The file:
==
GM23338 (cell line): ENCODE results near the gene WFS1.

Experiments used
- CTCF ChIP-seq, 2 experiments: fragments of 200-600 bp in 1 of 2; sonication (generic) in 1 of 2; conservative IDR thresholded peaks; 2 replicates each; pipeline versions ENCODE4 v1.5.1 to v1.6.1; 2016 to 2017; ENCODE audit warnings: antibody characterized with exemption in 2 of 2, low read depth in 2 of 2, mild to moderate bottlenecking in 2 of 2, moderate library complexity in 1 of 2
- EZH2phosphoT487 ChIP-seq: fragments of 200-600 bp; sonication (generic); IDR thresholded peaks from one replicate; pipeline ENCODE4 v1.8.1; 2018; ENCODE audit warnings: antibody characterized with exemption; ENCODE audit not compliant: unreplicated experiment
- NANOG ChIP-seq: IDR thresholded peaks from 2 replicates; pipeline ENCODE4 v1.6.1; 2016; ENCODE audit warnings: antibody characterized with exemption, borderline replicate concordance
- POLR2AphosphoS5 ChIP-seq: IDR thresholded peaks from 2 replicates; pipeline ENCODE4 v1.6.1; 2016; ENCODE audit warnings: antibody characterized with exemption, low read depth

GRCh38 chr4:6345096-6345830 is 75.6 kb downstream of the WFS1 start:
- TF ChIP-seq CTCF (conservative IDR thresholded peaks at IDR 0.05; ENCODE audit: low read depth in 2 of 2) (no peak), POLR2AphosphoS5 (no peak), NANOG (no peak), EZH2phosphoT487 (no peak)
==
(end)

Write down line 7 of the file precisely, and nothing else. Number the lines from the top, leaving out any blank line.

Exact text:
GRCh38 chr4:6345096-6345830 is 75.6 kb downstream of the WFS1 start: